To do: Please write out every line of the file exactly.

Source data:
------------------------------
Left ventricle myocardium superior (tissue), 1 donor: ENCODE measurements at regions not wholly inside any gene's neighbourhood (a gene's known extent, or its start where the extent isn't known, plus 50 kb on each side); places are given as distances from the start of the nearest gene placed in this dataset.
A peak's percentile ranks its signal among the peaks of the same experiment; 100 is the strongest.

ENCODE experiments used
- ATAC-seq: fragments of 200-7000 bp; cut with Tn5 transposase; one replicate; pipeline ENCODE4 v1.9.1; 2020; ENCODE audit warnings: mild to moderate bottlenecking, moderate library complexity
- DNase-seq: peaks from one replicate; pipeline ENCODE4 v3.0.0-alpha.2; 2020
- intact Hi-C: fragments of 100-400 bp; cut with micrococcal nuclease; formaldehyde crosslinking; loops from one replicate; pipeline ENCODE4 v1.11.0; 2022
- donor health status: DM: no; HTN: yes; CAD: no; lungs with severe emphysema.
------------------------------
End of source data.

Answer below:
Left ventricle myocardium superior (tissue), 1 donor: ENCODE measurements at regions not wholly inside any gene's neighbourhood (a gene's known extent, or its start where the extent isn't known, plus 50 kb on each side); places are given as distances from the start of the nearest gene placed in this dataset.
A peak's percentile ranks its signal among the peaks of the same experiment; 100 is the strongest.

ENCODE experiments used
- ATAC-seq: fragments of 200-7000 bp; cut with Tn5 transposase; one replicate; pipeline ENCODE4 v1.9.1; 2020; ENCODE audit warnings: mild to moderate bottlenecking, moderate library complexity
- DNase-seq: peaks from one replicate; pipeline ENCODE4 v3.0.0-alpha.2; 2020
- intact Hi-C: fragments of 100-400 bp; cut with micrococcal nuclease; formaldehyde crosslinking; loops from one replicate; pipeline ENCODE4 v1.11.0; 2022
- donor health status: DM: no; HTN: yes; CAD: no; lungs with severe emphysema.